Reducing Electricity Usage

Electricity usage is another area that many Australians produce waste that is often overlooked.

Even though we hear plenty about solar and wind energy being harvested, “most of Australia’s energy relies on traditional sources—non-renewable fossil fuels.”

With living in an amazing country that gets more than its fair share of sunshine, why not convert more to solar energy? Not only is it more helpful to the Earth, it’s also easy on the wallet.

Having solar panels powering your home “can expect to save you over $2,000 every year on your power bills.”

If you’re like me, and unfortunately eat too much avocado toast which hinders you from buying your own home, there are several ways to save energy, too.

Making sure to use your windows to their full maximum potentials is one of the biggest — raising the blinds to use natural light during the day and opening the windows to allow natural breezes to occur, saves quite a bit of energy and money.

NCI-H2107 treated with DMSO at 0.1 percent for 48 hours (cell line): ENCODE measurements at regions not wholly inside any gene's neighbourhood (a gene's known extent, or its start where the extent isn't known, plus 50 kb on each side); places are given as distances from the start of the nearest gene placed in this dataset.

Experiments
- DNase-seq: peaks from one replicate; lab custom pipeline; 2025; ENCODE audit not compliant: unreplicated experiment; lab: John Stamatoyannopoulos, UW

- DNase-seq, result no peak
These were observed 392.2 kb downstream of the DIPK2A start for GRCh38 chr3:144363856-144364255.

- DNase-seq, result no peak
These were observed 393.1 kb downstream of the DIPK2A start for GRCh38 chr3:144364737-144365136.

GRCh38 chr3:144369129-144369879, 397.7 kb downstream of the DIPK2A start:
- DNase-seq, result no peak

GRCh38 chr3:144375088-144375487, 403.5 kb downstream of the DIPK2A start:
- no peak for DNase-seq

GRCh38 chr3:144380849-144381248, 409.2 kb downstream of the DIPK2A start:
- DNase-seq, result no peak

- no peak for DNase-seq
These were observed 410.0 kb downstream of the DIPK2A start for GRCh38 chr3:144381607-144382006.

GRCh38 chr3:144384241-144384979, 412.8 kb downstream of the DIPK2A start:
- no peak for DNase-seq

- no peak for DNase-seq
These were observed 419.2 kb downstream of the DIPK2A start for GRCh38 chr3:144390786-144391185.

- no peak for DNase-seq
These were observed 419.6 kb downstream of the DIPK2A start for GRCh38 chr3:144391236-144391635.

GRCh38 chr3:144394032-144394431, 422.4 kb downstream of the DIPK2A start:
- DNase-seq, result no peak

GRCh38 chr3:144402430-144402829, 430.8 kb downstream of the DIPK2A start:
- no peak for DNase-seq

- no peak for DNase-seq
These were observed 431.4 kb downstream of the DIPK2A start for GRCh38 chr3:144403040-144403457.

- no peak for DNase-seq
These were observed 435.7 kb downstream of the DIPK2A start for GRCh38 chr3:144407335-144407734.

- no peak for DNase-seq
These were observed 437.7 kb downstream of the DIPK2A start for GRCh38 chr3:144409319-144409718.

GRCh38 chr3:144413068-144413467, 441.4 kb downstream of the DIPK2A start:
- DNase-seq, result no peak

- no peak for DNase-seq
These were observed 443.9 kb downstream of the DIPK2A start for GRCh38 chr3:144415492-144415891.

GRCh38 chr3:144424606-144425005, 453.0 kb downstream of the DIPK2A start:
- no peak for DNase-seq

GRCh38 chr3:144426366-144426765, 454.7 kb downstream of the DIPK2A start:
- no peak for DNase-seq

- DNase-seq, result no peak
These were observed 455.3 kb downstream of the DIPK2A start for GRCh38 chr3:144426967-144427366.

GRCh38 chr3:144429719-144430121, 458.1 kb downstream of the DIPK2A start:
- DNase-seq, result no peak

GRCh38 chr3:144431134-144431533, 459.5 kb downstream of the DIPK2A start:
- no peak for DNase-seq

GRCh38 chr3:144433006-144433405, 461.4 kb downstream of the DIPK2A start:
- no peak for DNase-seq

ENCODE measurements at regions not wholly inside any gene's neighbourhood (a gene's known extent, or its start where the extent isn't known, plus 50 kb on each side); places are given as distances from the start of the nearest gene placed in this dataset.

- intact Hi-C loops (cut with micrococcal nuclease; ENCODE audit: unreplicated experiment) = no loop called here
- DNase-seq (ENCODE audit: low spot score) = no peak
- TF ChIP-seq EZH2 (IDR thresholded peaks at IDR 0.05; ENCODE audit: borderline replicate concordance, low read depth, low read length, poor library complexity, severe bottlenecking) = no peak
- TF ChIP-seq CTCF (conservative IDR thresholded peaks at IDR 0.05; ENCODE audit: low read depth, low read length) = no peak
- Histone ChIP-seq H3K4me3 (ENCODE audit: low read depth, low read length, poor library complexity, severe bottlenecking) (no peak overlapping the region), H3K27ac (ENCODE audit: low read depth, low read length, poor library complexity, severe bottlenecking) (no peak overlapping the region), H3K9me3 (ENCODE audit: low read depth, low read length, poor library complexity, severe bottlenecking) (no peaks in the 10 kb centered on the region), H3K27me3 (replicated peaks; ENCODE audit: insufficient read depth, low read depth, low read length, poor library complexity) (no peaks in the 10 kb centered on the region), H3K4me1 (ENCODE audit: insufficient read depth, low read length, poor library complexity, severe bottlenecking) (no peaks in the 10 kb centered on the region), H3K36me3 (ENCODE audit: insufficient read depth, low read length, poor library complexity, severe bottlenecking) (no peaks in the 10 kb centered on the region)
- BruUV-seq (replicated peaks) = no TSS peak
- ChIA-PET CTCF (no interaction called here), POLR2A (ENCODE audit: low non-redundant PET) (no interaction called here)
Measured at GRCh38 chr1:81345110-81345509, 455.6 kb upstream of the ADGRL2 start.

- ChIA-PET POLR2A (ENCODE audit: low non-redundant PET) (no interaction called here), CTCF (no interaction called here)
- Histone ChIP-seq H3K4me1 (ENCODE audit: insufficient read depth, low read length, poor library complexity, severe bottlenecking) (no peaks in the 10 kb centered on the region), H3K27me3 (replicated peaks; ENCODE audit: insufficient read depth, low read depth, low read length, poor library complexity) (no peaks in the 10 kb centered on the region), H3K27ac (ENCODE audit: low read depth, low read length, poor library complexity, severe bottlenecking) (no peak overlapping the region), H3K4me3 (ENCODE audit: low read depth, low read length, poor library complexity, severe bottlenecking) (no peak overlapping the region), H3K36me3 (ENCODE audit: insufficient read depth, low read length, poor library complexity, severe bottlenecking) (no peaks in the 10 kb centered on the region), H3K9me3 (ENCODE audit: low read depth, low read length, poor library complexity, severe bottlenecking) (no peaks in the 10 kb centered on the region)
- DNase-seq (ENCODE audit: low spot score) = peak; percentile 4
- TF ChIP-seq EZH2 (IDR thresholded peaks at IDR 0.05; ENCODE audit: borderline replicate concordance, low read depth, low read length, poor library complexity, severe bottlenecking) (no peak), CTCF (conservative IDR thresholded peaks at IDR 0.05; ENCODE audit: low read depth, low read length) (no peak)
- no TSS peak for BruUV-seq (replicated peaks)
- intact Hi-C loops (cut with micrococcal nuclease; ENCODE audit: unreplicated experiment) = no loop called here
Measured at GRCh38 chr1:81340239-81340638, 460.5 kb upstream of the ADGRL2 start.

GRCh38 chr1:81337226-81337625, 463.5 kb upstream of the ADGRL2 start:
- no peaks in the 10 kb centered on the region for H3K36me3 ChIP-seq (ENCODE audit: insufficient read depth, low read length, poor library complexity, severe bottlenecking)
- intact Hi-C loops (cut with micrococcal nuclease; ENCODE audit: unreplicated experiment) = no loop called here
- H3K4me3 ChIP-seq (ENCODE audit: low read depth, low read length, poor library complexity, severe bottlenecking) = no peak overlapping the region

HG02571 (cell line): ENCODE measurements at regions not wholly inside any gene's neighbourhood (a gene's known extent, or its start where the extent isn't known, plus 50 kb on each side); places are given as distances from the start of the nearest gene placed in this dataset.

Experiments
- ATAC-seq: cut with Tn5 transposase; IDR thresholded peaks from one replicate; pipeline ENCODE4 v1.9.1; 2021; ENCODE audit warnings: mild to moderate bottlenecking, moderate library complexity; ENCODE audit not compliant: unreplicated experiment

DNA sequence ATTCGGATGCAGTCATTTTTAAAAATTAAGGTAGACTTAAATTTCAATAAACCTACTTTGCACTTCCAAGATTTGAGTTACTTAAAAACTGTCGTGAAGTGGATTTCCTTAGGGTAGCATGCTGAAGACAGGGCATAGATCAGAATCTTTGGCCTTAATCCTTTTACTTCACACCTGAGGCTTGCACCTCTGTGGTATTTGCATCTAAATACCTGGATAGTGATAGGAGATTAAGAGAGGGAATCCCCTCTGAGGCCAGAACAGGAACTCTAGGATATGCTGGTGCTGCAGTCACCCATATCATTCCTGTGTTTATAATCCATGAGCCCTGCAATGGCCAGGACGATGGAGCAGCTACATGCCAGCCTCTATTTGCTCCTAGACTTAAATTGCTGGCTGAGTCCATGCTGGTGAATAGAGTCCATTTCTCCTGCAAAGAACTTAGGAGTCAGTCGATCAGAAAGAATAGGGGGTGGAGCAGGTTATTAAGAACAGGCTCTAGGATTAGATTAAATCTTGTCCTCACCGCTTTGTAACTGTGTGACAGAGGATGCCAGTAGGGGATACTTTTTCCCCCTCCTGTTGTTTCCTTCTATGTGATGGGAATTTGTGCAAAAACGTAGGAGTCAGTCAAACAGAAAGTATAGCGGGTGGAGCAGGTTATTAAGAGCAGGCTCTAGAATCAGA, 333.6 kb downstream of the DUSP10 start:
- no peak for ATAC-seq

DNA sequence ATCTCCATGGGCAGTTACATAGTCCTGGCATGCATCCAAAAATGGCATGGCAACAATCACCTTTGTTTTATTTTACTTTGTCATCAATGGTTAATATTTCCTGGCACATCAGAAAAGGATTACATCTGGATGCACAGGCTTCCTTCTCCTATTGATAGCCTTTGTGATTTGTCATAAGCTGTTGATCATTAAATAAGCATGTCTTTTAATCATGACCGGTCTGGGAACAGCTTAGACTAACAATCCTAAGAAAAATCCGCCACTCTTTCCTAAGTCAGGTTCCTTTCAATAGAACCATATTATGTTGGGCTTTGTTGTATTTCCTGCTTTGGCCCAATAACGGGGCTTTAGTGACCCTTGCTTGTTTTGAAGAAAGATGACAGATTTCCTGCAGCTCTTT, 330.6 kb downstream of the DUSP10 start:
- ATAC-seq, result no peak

To keep temperatures feeling comfortable without having to use the aircon, just take a layer off or put an extra layer on.

Keeping your showers short helps reduce the energy you use, as well washing your clothing in cold water and hanging it to dry does.

With energy bills being quite expensive in our neck of the woods, whatever efforts are put in are easily reflected both Earth side and bank account side.  

All in all, there are numerous ways to become zero-waste, and it’s much easier than the adverts make it.

Simply changing how we consume, what we consume, and how much we consume is the biggest factor. Reducing the amount of packaging waste, water waste, and energy waste not only helps the Earth live its full potential, but helps your piggy bank stay full.